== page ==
A view shows a M142 High Mobility Artillery Rocket System (HIMARS) is fired in an undisclosed location, in Ukraine in this still image obtained from an undated social media video uploaded on June 24, 2022 via Pavlo Narozhnyy/via REUTERS
- This content was produced in Russia, where the law restricts coverage of Russian military operations in Ukraine.
MOSCOW, Sept 15 (Reuters) – Russia’s Foreign Ministry said on Thursday that if the United States decided to supply Kyiv with longer-range missiles, it would cross a “red line” and become “a party to the conflict”.
In a briefing, Foreign Ministry spokeswoman Maria Zakharova added that Russia “reserves the right to defend its territory”.
Washington has openly supplied Ukraine with advanced GMLRS rockets, fired from HIMARS launchers, that can hit targets up to 80 km (50 miles) away. read more
“If Washington decides to supply longer-range missiles to Kyiv, then it will be crossing a red line, and will become a direct party to the conflict,” Zakharova said.
U.S. officials say Ukraine has promised not to use U.S. rockets to strike Russia itself.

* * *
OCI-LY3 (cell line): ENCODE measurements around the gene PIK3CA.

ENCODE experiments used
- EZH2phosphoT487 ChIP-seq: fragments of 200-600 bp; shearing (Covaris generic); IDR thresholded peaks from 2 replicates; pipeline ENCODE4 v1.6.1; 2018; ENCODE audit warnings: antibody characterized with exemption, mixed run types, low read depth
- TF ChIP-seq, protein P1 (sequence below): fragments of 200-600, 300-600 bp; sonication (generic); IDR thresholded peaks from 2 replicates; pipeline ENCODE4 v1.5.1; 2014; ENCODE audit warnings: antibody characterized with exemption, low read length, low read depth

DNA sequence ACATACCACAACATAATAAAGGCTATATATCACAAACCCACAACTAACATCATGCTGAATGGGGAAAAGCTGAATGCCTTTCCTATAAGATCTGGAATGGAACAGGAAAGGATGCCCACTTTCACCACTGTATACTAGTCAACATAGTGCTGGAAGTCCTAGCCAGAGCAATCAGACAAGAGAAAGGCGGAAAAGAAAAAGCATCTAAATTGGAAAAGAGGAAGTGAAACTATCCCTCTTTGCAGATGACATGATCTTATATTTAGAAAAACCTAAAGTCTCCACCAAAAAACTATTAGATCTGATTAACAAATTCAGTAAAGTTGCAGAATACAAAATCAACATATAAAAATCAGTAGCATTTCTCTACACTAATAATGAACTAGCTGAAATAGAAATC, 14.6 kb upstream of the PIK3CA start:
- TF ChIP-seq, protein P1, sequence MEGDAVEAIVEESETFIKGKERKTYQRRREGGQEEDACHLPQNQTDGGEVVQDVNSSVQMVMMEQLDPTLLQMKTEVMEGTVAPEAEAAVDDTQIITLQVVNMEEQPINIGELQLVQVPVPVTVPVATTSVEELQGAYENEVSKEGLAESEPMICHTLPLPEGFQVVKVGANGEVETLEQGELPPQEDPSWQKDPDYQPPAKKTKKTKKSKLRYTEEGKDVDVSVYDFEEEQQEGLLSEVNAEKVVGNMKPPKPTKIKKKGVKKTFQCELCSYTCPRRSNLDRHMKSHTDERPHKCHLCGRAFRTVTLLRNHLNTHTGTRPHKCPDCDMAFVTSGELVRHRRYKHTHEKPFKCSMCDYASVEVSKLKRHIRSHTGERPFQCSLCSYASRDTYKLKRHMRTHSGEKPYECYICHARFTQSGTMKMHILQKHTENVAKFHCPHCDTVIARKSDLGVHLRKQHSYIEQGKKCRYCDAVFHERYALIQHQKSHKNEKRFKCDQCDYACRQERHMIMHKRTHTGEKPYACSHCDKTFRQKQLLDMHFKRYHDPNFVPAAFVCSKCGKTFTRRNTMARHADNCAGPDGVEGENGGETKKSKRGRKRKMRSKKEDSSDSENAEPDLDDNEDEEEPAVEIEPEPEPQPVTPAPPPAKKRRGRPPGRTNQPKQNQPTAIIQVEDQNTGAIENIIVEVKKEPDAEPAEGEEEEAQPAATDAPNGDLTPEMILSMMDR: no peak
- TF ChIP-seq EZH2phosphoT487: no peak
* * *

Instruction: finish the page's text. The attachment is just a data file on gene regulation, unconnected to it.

HIMARS launchers can also be used to fire longer-range ATACMS tactical missiles, which can have a range of up to 300 km. A senior Ukrainian official declined to say on Aug. 19 whether Kyiv now had ATACMS. read more
There has been no full public explanation of an attack on Aug. 9 that hit a Russian air base at Saky, around 200 km from the nearest Ukrainian-controlled territory, on the Crimean peninsula, which Moscow captured in 2014 and considers Russian territory. read more
Ukraine has requested and received large quantities of weapons from the United States and other Western allies to help it resist the Russian armed forces that were sent into Ukraine in February.
Moscow says it sent troops to prevent Ukraine being used as a platform for Western aggression and to defend Russian speakers. Kyiv and its Western allies dismiss these arguments as baseless pretexts for an imperial-style war of aggression.
Reporting by Reuters; Editing by Kevin Liffey and Peter Graff
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